Nathan Deal: Climate isn’t right for tax rewrite

Georgia Gov. Nathan Deal, right, and aide Tom Willis exits the third floor of the state Capitol – legislative territory – on Thursday. AP/David Goldman

Georgia Gov. Nathan Deal, right, and aide Tom Willis exits the third floor of the state Capitol – legislative territory – on Thursday. AP/David Goldman

On the fourth floor of the state Capitol this morning, those behind a proposal to rewrite Georgia’s tax code will be trying to persuade anti-tax guru Grover Norquist to drop his condemnation of it.

But they might want to invite the fellow on the second floor, too. In an interview with Larry Peterson of the Savannah Morning News, Gov. Nathan Deal said he has no taste for two of the tax reform panel’s recommendations: A cigarette tax hike, and a return to a state sales tax on groceries. To wit:

[Deal] took big-ticket revenue-raising ideas off the table and signaled that hopes for major tax overhaul will simmer for another year.

Those include his proposals for lower and simpler state income and corporate taxes.

“We’re not going to sign anything that is a tax increase … in this climate, no matter how intentioned it is,” Deal said.

The General Assembly is considering a package of tax reform proposals with proposed increases and reductions that the authors say eventually would be “revenue-neutral.”

So far, lawmakers seem uninterested in acting on it any time soon. And, while Deal didn’t rule out signing it if it were passed, he called the idea “problematic.”

“I don’t think the climate is right for any of that is right for any of that,” he said, adding that legislative leaders he’s talked to agree.

One thing to remember: Deal had no part in the creation of the tax reform panel that ended its work in December.

***
An InsiderAdvantage/Rosetta Stone poll for Channel 2 Action News gave Gov. Nathan Deal his first approval ratings on Thursday. Not surprisingly, a good number of people are waiting:

Favorable: 39 percent

Unfavorable: 25 percent

No opinion: 36 percent

The survey included 456 registered voters, with an MOE of +/-4.5 percentage points.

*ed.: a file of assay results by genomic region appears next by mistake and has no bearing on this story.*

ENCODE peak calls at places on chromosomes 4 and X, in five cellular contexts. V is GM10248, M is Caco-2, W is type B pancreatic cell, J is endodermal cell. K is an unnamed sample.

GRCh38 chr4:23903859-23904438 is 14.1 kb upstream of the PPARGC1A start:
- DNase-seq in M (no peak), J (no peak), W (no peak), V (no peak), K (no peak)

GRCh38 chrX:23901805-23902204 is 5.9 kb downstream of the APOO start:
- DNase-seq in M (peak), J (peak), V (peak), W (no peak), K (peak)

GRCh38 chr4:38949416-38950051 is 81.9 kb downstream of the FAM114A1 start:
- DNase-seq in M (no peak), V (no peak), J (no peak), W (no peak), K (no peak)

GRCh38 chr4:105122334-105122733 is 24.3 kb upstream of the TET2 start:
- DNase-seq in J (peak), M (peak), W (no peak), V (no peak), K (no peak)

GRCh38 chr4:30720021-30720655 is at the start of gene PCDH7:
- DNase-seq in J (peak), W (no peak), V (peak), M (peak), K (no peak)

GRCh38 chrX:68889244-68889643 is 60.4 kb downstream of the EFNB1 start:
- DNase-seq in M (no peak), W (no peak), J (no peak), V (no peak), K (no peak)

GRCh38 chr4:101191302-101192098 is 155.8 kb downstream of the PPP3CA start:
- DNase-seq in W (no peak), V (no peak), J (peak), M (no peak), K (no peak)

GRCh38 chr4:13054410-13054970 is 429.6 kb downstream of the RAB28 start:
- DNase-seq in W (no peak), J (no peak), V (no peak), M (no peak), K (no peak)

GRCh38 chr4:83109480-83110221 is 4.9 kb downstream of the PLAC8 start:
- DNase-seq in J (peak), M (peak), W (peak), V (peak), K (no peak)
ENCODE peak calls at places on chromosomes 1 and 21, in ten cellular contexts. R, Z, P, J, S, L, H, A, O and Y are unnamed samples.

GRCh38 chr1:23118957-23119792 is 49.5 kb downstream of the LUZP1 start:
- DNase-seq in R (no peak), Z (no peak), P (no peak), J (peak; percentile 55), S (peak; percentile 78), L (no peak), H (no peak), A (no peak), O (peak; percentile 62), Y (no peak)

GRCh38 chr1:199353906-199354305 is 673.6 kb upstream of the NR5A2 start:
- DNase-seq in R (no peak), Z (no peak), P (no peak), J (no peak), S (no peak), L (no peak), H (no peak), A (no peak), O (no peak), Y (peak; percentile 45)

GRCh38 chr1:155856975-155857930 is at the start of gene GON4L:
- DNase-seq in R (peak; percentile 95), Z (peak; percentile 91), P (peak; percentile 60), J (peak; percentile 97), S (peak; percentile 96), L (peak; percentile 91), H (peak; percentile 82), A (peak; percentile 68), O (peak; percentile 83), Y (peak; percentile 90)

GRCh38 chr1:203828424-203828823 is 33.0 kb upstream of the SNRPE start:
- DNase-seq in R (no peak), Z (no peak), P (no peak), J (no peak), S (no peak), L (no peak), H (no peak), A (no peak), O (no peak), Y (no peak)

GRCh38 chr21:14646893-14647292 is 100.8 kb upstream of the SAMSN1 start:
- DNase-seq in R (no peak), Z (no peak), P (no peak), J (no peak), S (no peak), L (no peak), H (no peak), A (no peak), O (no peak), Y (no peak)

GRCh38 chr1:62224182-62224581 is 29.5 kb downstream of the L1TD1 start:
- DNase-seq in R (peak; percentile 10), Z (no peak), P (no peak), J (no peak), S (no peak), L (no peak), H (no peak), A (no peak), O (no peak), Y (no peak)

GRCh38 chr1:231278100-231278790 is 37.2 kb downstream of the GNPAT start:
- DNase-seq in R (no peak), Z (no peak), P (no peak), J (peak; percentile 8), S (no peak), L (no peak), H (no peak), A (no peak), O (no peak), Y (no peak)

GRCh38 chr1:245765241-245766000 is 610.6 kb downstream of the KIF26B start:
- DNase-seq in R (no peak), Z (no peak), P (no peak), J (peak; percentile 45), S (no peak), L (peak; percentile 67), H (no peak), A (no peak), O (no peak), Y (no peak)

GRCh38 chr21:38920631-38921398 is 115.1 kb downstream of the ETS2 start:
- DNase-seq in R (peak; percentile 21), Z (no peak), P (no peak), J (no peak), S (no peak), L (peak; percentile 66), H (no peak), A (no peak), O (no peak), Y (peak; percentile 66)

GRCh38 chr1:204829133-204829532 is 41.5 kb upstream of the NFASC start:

***
The same InsiderAdvantage/Rosetta Stone Communications survey also shows that the addition of hard liquor to legislation that would permit local referendums on the Sunday sale of beer and wine has made the effort more dicey than you might think.

According to InsiderAdvantage:

Fifty-two percent of Georgians favor allowing local referendums for the sale of beer, wine and liquor by cities and counties, while 40 percent oppose. Eight percent had no opinion….

The prospects for the enabling legislation become even grimmer when the results are broken out by region. The greater Atlanta area was the only region to support the measure, by 66 percent to 23 percent.

Jerry Luquire, head of the Georgia Christian Coalition, noted this morning that the proposed Sunday sales measure wouldn’t eliminate a blue law – only shrink the time period it covers.

The legislation, he said, “requires that stores cannot sell alcohol until 12:30 Sunday afternoon….So the hung-over weekender who wakes up Sunday at 10:00 needing more of the devil’s brew must still wait until after church to buy any more.”

***
U.S. Sen. Saxby Chambliss, R-Ga., sent out word Thursday – as he said would happen – he’s now the ranking Republican on the Senate Select Committee on Intelligence. He’s now the vice-chairman of the committee. And if the GOP takes over the Senate anytime soon, he’d be in line for the chairmanship.

Chambliss gives up his ranking status on the Senate Agriculture Committee. In a separate note, the Georgia senator said he would “continue to be a strong voice” on agricultural issues – though he won’t be at the center of negotiations over the 2012 farm bill.

***
The Georgia Association of College Republicans informs us that they have landed the first “leadership interview” – never, ever call it a debate — with the three candidates for the chairmanship of the Georgia GOP: Incumbent Sue Everhart, Shawn Hanley, and Tricia Pridemore.

A panel of college Republicans will question the candidates at 7:30 p.m. Feb. 7, on the campus of Georgia Tech. The event will be livestreamed on Facebook.

- By Jim Galloway, Political Insider

For instant updates, follow me on Twitter, or connect with me on Facebook.

53 comments Add your comment

ProgressivePeach

January 28th, 2011
9:08 am

Translation: “Grover says we shouldn’t do it, and Grover’s my boss, so I’m not gonna do it. ” Yet another spineless Georgia Republican letting a crazy man lead the state to ruin.

the original and still the best John Galt

January 28th, 2011
9:09 am

Good for Governor Deal! The tax commission’s proposals constitute raising taxes, the last thing needed in a depression. His recognition of that is a good thing.

jconservative

January 28th, 2011
9:09 am

As usual the Liberals in the state insist on wanting to decide how citizens spend their leisure hours. Only a Liberal in love with Big Government would favor a law preventing a business from selling, or a citizen from purchasing, liquor on Sunday. Apparently Nanny State is alive and well.

ProgressivePeach

January 28th, 2011
9:09 am

Also, am I the only one who sees the humor in Saxby Chambliss being the lead Republican on the *Intelligence* Committee? I think that speaks volumes.

ProgressivePeach

January 28th, 2011
9:12 am

Um, jconservative, you might wanna just go back and check out how our just-departed *Republican* governor kept Sunday sales from going on the ballot for 8 years. But don’t let facts get in the way of a good, juicy anti-liberal rant, dude.